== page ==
Small to medium business owners generally want a something in a compact design, to lug it around to a business meeting to take essential notes, but ultimately can be managed from a central administration system across hundreds or thousands of employees. Catering for this market is Lenovo, and it has announced a pair of new models designed for its SMB customers. The Lenovo ThinkPad E14 and E15 series of notebooks have been improved in design and are now available with up to an including an AMD Ryzen 7 4700U APU. Also announced are AMD's ThinkPad T14, T14s, L14, L15, and smaller X13 models all featuring the latest AMD Ryzen 4000 PRO series processors with extra security features designed for professional and business users.

Adding to its portfolio, including its Intel 10th gen mobile refresh ThinkPad E14 and E15 series, SMB users looking now have an AMD Ryzen based option. Similar in design to the previous E14 and E15 series, the new Lenovo ThinkPad E series will be available with Ryzen 4000 Mobile. Lenovo has stated that it has an improved screen to body ratio of 85%, although it doesn't provide the metric which this is measured against.

Lenovo ThinkPad E15 with Ryzen 4000 Mobile

The Lenovo ThinkPad series is is available with an eight-core AMD Ryzen 7 4700U APU without SMT and has seven Radeon graphics cores to power the display. While Lenovo hasn't detailed the display or the other vital specifications at this time, it has added a touch fingerprint reader and an optional IR camera powered by Mirametrix. They are quoted as specialists in security and privacy with its gaze tracking technology. This combined with its Glance software which is integrated within adds an extra element of security which respond to a users presence and can automatically lock the laptop when users step away. The touch fingerprint reader is built into the power button and allows users the ability to turn the system on with one touch, which is more secure than conventional power buttons and is suited to business environments.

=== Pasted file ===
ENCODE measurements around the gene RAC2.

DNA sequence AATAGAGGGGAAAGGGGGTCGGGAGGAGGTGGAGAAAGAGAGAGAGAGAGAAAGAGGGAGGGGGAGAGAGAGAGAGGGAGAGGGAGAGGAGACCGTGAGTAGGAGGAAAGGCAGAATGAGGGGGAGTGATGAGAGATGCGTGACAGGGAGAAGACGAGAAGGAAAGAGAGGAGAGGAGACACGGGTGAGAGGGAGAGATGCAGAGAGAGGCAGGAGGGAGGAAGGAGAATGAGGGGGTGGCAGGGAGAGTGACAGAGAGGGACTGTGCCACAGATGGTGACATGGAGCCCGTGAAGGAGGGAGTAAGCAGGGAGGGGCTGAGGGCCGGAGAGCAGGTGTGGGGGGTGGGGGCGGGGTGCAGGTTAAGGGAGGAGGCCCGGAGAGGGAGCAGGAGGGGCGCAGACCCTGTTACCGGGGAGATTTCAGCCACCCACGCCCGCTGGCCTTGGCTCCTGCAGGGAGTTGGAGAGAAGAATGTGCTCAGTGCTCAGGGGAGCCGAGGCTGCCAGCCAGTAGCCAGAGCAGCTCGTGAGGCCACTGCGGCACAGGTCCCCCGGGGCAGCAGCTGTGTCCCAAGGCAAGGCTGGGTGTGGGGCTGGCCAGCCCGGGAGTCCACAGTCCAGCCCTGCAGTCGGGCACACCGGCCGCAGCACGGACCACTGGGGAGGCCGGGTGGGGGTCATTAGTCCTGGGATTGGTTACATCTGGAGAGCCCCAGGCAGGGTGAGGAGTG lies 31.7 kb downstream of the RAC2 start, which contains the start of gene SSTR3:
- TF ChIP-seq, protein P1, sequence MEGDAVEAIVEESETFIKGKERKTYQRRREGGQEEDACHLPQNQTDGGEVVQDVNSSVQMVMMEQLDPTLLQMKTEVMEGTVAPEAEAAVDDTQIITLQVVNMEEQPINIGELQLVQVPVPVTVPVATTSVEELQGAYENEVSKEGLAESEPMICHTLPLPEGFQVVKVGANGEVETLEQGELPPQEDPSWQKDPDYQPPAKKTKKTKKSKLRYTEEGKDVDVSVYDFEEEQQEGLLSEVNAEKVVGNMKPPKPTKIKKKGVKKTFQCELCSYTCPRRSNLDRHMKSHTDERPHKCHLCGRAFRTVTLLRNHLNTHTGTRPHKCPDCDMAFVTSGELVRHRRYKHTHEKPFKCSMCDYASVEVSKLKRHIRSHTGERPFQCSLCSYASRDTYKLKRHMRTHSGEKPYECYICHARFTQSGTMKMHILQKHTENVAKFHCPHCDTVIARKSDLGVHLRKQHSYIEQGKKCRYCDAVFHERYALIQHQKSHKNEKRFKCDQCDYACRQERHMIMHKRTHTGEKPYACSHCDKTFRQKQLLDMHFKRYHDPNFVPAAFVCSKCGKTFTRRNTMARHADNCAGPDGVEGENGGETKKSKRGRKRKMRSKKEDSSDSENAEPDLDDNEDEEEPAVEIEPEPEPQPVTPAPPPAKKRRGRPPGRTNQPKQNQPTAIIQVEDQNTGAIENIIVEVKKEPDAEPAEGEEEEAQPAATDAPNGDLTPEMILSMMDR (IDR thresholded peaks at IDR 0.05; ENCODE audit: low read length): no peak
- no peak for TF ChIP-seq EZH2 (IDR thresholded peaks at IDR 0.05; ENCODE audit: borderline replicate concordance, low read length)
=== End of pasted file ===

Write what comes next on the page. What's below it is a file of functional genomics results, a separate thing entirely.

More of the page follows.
Lenovo ThinkPad X13 is the most portable from its range

Lenovo has also announced new ThinkPad T, X, and L series models powered by AMD Ryzen PRO 4000 series processors. The Lenovo ThinkPad 14 Gen 1 is advertised to include a projected 16-hour battery life and a thin lightweight frame of 17.9 mm and 1.46 Kg, with an even bigger 20-hour battery life on its uprated T14s model. The ThinkPad T14s has a slimmer profile at 16.1 mm thick, with a weight starting at 1.27 Kg. The smaller ThinkPad X13 model has a claimed battery life of up to 17.5 hours, with a thickness of 16.9 mm and a weight on an upward curve starting at just 1.28 Kg. This makes the ThinkPad X13 the lightest from its announced stack.

The Lenovo ThinkPad L15 powered by Ryzen 4000 PRO Mobile

Moving down the new Lenovo ThinkPad stack are the L14 and L15 models which are the largest in size with a thickness of 20.4 mm on the L14, whereas the L15 is slightly chunkier with a thickness of 21 mm. The ThinkPad L14 will have a weight starting at 1.61 Kg, while the L15 will weigh upwards of 1.98 Kg. Both include a projected battery life of up to 14-hours, which Lenovo claims it has used the MobileMark14 benchmark to get this data.

All the Lenovo ThinkPad T, X, and L series models will feature AMD's newest Ryzen 4000 PRO mobile series processors, with extra layers of built-in security features, and feature Lenovo's Self-Healing BIOS, and Lenovo ThinkShield. These new models will be available from June, with prices starting at $849 for the T14, $1029 for the T14s, and $849 for the X13 series. Also available from June will be the L14 and L15 series of ThinkPad models which will both start at $649.

As for the Lenovo ThinkPad E14 and E15 series, both will be available from June and come with a price tag starting at $639.

Related Reading

Source: Lenovo



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  • halcyon - Friday, May 8, 2020 - link

    Can you post a source link? Thanks! Reply
  • npz - Friday, May 8, 2020 - link